At our first meeting of the Sino-UK exchange programme at Sun Yat-Sen University, we met with Professor Guo and thirteen of his colleagues and students. Looks of interest, fascinating research projects, but also an unexpected injection of vitality - this is how we would describe the students and researchers we met today. It was a great day of learning.
During our introduction to the host group of Sun Yat-Sen University, the term 'hukou' frequently came up in conversation. This is a word that is likely to reappear in our blog. It is impossible to discuss citizenship in China without mentioning it.
Hukou, or the household registration system, has its origin in ancient northern China. Many East Asian countries used this system for centuries. Today, only China and Japan maintain the system. In practice, it means that the place where individuals are registered as residents does not change when they migrate. People registered in one area will have difficultly accessing benefits and other rights if they live in another. In China, hukou has acted as a regulator of rapid urbanisation by creating a two-tier citizenship regime. The effects of this are most visible in major urban areas. But will hukou reform, which the government is considering, bring a real change to an increasingly polarised society? Or will it be just a cosmetic cover of real issues?
The rights of rural migrants in urban cities emerged as a major issue in our discussions. Problems of environmental sustainability, labour rights, and divisions between rich and poor within the Asian city are topics that crossover with our own interests at the level of research, dialogue, and political action. The future of the city is inextricably tied to the rural agrarian economy globally. Our sympathies, interests and convictions are tangled in routes across borders and roots in different foresaken soils: the plight of the migrant worker, the struggle of the almost all but forgotten farmer, the exploitation of the urban poor. "It is a sad issue," someone says. And yet, beyond sadness it is an issue that broaches a space for translation.
During the meeting and the following dinner, discussions on cutting-edge research, on historical and cultural forms of citizenship were intermingled with jokes, laughter and negotiations of forms of national identity. Performing one's culture and family history in a new context and in the presence of strangers always generates a different experience. It not only reveals new sides of ourselves, but also gives birth to some interactions that cannot be replicated. The energy in the air tonight was thrilling. Hospitality, friendship, curiosity, genuine efforts to understand each other notwithstanding the insufficiencies of language, to assume our ‘common’ desire of ‘communication’ as the post-orientalist principle of our little new-born ‘community'; these were the special ingredients of tonight ‘s dinner with our Chinese hosts at Sun Yat-Sen University.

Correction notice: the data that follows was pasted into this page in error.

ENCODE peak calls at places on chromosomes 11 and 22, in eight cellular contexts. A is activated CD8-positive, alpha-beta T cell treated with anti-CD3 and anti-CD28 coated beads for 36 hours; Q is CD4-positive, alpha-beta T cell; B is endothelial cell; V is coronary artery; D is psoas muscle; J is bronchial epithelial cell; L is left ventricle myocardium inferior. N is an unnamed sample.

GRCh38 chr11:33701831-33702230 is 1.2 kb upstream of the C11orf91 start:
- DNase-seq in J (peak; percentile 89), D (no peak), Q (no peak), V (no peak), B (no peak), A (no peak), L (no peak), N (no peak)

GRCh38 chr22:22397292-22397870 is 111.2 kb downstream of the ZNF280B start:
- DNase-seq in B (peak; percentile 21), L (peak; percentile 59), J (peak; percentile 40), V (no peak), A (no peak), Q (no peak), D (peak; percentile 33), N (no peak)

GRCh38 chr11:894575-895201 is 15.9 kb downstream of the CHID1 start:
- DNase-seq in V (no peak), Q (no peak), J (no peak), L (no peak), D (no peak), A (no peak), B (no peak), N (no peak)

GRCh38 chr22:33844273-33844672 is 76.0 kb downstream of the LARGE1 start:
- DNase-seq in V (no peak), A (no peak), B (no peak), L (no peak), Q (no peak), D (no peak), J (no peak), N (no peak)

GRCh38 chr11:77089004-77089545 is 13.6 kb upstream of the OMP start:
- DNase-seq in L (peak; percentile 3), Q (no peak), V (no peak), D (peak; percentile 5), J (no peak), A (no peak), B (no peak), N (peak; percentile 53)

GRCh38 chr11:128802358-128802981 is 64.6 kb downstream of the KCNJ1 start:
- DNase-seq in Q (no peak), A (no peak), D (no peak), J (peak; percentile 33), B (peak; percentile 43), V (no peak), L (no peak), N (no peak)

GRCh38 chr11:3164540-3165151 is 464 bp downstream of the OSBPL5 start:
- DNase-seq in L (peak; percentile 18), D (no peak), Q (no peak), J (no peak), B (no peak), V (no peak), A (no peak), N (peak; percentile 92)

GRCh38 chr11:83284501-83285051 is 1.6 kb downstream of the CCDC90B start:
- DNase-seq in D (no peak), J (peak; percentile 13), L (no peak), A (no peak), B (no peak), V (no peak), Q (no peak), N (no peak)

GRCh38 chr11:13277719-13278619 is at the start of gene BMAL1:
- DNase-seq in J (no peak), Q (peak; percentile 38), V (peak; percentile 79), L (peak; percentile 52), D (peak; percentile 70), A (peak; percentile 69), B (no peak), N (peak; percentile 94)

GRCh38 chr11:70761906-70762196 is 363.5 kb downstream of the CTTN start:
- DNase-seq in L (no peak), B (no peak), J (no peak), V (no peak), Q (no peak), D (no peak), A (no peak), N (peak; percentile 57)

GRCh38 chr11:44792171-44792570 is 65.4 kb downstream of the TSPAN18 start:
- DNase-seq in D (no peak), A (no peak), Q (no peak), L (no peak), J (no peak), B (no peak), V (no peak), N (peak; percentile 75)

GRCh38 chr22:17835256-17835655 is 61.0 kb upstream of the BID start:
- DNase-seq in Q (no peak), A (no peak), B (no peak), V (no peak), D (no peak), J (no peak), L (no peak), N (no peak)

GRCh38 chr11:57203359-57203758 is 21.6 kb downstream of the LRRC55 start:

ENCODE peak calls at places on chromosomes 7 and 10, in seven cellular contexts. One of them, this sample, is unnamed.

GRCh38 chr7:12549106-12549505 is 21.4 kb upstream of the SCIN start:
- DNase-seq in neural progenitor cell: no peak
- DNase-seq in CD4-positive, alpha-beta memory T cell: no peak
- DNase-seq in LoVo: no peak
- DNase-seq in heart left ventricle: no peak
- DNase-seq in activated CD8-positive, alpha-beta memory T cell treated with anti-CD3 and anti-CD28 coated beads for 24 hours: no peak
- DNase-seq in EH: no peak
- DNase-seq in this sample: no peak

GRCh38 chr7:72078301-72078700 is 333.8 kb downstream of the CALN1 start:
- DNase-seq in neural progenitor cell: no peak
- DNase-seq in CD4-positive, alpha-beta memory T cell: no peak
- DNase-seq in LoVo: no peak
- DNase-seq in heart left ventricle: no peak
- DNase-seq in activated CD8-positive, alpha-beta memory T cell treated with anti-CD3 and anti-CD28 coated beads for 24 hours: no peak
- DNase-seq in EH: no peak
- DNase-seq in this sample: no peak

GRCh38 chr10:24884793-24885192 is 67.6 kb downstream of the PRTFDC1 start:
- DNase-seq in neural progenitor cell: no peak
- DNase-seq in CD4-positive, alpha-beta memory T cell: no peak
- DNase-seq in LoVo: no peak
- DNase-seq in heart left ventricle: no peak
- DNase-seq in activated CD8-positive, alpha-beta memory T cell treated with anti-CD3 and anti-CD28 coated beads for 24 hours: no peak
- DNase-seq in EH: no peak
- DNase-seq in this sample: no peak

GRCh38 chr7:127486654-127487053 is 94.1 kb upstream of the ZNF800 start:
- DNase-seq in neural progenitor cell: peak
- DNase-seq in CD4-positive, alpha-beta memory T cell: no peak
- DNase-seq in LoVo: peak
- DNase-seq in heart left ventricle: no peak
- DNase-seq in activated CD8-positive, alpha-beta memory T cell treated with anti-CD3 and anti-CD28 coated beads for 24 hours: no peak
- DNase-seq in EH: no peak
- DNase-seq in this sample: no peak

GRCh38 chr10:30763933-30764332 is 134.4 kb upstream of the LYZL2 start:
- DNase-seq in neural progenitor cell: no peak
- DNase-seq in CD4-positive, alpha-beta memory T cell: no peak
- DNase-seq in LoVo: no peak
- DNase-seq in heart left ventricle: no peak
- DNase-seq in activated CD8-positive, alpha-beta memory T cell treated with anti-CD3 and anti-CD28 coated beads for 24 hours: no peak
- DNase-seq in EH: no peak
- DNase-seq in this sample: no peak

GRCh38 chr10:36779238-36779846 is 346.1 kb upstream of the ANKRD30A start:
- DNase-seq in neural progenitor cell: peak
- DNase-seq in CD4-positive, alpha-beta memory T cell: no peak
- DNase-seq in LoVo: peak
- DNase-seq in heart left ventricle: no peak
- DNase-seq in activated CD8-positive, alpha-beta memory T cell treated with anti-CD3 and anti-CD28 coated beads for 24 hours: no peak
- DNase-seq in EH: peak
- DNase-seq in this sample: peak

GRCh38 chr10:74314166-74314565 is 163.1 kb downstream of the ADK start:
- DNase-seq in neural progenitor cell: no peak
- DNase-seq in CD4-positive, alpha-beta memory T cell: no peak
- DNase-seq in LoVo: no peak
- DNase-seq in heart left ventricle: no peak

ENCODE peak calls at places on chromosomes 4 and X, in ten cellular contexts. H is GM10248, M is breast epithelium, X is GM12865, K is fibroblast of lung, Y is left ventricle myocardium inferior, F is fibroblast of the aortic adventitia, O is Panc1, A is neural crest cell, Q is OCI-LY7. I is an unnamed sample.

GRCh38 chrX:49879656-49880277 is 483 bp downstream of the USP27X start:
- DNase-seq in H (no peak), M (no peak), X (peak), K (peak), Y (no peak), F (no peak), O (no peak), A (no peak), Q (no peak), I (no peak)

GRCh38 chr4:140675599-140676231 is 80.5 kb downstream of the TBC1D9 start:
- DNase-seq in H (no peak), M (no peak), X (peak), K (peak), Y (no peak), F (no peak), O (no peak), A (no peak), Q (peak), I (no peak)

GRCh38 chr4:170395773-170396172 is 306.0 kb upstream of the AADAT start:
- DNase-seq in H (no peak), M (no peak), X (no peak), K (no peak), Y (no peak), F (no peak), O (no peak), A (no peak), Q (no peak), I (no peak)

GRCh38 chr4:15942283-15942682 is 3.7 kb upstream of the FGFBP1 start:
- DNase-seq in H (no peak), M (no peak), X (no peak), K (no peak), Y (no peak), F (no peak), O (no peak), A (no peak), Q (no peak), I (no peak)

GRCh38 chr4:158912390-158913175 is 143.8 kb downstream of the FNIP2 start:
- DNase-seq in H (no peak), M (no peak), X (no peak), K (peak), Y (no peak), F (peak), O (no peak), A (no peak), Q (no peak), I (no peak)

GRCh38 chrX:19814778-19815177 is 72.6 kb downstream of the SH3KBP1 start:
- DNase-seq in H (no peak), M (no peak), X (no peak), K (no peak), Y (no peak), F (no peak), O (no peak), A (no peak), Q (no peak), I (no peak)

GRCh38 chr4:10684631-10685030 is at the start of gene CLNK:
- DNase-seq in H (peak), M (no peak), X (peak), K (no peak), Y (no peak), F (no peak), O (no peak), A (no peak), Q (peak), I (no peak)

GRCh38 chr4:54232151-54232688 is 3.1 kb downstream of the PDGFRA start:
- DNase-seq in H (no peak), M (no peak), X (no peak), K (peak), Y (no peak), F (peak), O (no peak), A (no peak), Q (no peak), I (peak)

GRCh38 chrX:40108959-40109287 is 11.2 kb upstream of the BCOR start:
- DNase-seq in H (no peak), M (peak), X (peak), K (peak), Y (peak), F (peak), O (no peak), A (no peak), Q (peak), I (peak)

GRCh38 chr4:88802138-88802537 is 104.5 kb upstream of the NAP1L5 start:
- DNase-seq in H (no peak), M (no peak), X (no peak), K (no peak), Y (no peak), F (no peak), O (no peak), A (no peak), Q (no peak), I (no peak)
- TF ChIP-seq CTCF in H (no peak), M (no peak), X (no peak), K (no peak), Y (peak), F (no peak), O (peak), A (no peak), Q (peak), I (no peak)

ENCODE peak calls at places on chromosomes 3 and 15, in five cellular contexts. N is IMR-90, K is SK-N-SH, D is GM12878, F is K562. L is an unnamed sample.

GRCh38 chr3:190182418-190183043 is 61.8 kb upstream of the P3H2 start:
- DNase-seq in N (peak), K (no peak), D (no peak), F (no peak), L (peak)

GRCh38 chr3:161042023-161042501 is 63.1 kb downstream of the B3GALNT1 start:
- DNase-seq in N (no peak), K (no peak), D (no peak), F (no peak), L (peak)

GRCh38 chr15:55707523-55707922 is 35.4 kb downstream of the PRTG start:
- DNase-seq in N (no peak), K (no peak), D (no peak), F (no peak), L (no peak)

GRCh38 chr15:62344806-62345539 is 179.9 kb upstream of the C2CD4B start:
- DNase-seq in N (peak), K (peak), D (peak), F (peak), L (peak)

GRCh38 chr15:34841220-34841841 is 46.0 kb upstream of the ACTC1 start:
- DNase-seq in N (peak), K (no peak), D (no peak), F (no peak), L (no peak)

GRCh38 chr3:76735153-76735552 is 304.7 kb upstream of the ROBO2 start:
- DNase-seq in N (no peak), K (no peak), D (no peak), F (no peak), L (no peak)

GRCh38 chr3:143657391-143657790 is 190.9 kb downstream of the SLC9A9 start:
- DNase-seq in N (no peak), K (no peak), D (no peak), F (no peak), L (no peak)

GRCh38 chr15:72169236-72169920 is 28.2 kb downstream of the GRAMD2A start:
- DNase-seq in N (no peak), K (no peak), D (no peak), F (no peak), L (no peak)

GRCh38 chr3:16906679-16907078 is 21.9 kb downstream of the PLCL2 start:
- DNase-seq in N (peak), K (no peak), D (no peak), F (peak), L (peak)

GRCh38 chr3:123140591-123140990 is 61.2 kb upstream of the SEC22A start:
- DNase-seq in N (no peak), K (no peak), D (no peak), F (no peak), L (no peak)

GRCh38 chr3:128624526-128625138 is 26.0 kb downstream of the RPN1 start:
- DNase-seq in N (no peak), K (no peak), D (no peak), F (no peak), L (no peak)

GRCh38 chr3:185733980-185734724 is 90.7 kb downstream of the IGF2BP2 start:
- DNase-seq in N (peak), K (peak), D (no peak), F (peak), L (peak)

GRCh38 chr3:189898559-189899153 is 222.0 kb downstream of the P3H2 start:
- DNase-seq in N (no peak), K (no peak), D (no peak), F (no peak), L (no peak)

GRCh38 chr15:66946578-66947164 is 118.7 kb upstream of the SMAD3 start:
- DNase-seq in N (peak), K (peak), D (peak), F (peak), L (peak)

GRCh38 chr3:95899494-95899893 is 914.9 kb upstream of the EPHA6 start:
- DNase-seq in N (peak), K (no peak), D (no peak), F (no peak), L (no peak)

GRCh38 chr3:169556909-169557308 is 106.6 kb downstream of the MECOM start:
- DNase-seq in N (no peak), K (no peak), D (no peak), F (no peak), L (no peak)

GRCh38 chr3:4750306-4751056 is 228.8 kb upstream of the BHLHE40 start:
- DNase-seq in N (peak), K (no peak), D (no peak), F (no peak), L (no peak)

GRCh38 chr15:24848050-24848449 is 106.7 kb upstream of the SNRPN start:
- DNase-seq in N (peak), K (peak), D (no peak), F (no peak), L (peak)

At one point, we wondered whether a possible direction to our questions on ‘after orientalism’ was to be found precisely at the dining table. No matter how strong our differences, we were there to share; and the whirling surface of our dinner was a testament to the idea of a fundamental sharing, especially when compared to our individualized dining style in Europe, with each course in its allocated place. Looking at the different dishes, the way they were mixed together in the same plate, refusing the linear discipline of Western first, second, third course – this Chinese way seemed to resonate with the profusion and blending of discourses and questions that were circulating as the dishes were passed around.
We are lucky enough to be in excellent company. The joys of academic thought and dialogue are perhaps not found with immediate answers, but in carving out imaginative futures.
- The Oecumene Team, 10 June 2013